But you can thank the early American photographer George K. Warren for the yearbook as it exists today. Daguerreotypes and their easily tarnished silver plates lost popularity in the 1860s, and Warren needed a way to keep up his business. He turned to negatives, a process invented in the 1830s by William Henry Fox Talbot that evolved over the years to a point where Warren could print multiple images from one negative. He moved his career in a new direction, taking individual portraits and full class pictures, then selling those images to students who had them all bound into class yearbooks.
When photographs weren’t available, student names were simply printed in a book, sometimes alongside drawings, and classmates would sign in the empty space. In other cases, like one from East St. Louis High School in 1914, the yearbooks would take on the original scrapbook style, full of mementos like pressed leaves.
Signatures in these early yearbooks were often lengthy and mainly focused on friendship and remembrance. Almost everyone in the East St. Louis yearbook, plus several compiled from Archive.org and submissions from Facebook and Twitter users, signed with a rhyming poem of some sort, like “Remember me early, remember me late, remember I am an old schoolmate” or “When the future is present, and the present is past, may the light of our friendship burn bright to the last.” Many a signer wanted to be a link in someone’s chain of friendship or a brick in their chimney of friends.
Faculty signatures were nearly as long as classmate signatures, but with an important difference: Not a single one signed with a personalized message. It was all excerpts from poems or plays, or quotes from philosophers. Then, in the early 1900s, faculty signatures mostly disappeared, only reappearing around the 1960s.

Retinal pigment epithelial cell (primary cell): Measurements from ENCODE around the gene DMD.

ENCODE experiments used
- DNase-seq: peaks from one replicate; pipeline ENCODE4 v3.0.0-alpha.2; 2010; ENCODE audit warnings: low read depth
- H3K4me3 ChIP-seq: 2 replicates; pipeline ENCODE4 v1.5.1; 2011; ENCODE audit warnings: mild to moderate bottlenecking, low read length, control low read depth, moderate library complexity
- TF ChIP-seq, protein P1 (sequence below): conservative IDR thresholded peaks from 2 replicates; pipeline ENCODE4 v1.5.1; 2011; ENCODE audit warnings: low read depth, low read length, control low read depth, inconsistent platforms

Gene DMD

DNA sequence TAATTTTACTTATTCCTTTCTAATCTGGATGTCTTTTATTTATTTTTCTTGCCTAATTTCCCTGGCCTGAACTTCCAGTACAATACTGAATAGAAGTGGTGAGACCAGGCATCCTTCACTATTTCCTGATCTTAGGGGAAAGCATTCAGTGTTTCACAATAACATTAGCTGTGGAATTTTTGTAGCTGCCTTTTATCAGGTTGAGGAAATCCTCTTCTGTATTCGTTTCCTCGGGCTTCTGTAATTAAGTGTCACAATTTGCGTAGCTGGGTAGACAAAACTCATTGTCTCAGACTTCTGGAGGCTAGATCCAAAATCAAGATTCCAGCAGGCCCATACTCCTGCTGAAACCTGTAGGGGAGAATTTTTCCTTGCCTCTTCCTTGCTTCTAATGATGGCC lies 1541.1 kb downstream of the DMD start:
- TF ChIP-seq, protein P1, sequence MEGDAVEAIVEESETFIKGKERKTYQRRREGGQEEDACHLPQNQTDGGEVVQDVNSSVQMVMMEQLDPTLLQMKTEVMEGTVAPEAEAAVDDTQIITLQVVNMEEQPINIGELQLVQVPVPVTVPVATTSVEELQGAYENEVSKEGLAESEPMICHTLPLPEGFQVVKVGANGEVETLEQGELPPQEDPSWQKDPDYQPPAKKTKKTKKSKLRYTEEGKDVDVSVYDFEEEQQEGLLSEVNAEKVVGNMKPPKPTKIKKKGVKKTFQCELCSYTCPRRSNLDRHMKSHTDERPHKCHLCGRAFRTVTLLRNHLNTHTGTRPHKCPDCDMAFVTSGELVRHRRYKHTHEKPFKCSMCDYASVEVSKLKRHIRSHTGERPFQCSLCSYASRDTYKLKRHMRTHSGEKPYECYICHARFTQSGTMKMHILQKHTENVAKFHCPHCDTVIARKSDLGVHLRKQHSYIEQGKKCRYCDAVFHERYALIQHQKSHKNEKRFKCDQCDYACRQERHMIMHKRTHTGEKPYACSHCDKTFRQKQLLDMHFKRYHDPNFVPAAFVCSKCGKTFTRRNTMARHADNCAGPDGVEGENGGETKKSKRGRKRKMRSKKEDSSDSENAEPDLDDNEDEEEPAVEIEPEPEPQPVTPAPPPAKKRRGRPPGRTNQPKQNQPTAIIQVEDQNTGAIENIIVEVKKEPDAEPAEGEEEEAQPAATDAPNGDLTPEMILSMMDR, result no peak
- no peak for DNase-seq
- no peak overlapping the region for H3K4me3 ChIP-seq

By the 1930s, signatures had begun to shorten in length. Classmates signed their names with brief messages, mostly variations of “best wishes” or “good luck.” Then, around 1935, an anti-signature revolution appeared to take place. Some yearbooks, like that of Philadelphia’s Simon Gratz High School, designated certain pages for faculty and classmate autographs, which they signed in a row with only their signatures. In Chicago and other Midwestern towns, students signed by their photos, leaving no notes or best wishes. This trend lasted until about 1940. There’s no good explanation of why this shift took place, but Depression-era ink shortages might offer a partial rationale. Students of the time could have put thrift over memory.
By 1943, New Jersey’s Bound Brook High School and Chicago’s Gage Park High School yearbooks were full of signatures and notes again, complete with little drawings that covered the pages of both. Including “swell” in your signature was the cool thing to do, a trend that finally started to taper off in the 1970s. If you were anything in high school in the 1940s and ’50s, it was definitely swell—a swell fellow, a swell gal, a swell kid, a swell good-looking kid, a swell little gal, a swell guy, the swellest guy—it was inescapable. The good-luck wishes that had appeared in yearbooks in the early ’30s made a comeback as well, sticking around through the late ’50s in various forms: good luck, best wishes, success to you, loads of luck, best of luck, lots of success. The two often combined, creating the epitome of yearbook signatures of these decades: “Best wishes for lots of luck and success to a swell gal,” someone scribbled in a 1947 yearbook from Mount Horeb High School in Wisconsin.